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City University of New York

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INTRODUCTION:    Devotees of 19th century American literature will have a good picture of Natty Bumppo, James Fenimore Cooper's pre-eminent woodsman of the Leatherstocking Tales, following a deer or human trail, often for days in pursuit of his quarry. Likewise, the crossing of the continent by Lewis & Clark and their Corps of Discovery in 1804-06 by following rivers, animal trails, and other features of the landscape is legendary. From our third millenium, urban perspective, in which reading train schedules and road signs is more important than following a faint trail through the wilderness, such feats may have an ethereal quality, which makes it hard for us to appreciate the consummate observational skill and interpretative ability that people of earlier generations developed when confronted by needs which now are no longer important to the vast majority of us.

We don't need a level of expertise in interpreting animal tracks equivalent to that of the Deerslayer or Meriwether Lewis to proceed with our analysis, but we do need to be able to identify dinosaur footprints, and distinguish them from tracks made by other animals or from inanimate markings. The focus of our first foray into the question of dinosaur running speed is to determine how best to do this. We will examine footprints of some modern animals as a means of examining the question of whether animals can be identified by their footprints alone.

FOOTPRINTS: A footprint or track is made when the foot of an animal pushes against soil, sand, or other soft substrate as the animal walks or runs. The animal's weight presses the foot downward into the substrate and forms an impression of the foot as a shallow depression in the soil or sand surface. We have all made footprints on a summer's day at the beach so the process should not be unfamiliar.

For us, the crucial point is that this track-making process should produce a footprint that reflects the size, shape, and perhaps even skin texture, of the foot that made it. As a trivial example of this, it is hard to imagine that any one of us would have any difficulty recognizing a human footprint because we all know what our feet look like.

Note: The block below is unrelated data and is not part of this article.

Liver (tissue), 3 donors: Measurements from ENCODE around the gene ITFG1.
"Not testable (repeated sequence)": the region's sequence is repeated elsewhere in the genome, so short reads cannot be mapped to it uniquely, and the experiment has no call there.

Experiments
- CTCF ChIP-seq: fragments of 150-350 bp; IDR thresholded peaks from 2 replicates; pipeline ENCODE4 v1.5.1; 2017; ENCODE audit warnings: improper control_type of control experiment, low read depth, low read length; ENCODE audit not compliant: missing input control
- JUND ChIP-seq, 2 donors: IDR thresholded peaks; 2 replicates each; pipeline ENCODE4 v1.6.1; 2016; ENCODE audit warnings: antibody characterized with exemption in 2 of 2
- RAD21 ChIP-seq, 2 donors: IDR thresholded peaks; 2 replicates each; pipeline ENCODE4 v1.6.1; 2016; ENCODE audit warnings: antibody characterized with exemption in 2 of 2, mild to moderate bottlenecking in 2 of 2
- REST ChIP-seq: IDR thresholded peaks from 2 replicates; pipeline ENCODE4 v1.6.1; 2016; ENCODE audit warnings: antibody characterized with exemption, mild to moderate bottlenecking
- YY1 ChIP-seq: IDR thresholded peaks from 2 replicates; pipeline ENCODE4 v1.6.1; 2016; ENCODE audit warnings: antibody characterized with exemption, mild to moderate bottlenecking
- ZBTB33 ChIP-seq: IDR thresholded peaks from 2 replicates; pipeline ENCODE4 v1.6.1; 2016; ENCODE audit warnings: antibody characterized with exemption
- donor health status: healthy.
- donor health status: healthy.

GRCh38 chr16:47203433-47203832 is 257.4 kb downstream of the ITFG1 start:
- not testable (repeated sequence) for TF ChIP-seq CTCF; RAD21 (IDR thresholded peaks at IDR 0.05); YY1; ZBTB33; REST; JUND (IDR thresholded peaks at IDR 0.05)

LAB #3 ASSIGNMENT: Your assignment for this third lab is to determine whether it is possible to identify an animal from a footprint. We will consider seven modern animals and the tracks each makes. Pictures of each animal can be found by clicking on the red buttons below. The brown button links you to pictures of the tracks. The tracks are not matched with the animals that made them. Your task is to identify the footprints of each animal based on similarities between foot structure and footprint features. Although the photos provided here, should help in illustrating the foot structure of these animals, I will expect you to consult general zoology references in the College Library (encyclopedias are OK), or elsewhere, if you are unsure about the foot structure of some of these animals.

When you have completed this task, email me your results. For each footprint, tell me which animal made it, and why. Also, I want to see a summary statement indicating in general what features of the foot are most important for identification of footprints, and whether it would be possible to recognize the footprint of: a) a dinosaur; and b) a tyrannosaur; and c) what you would need to know in order to do that.

Emails must reach me by 11PM, Wednesday, March 14.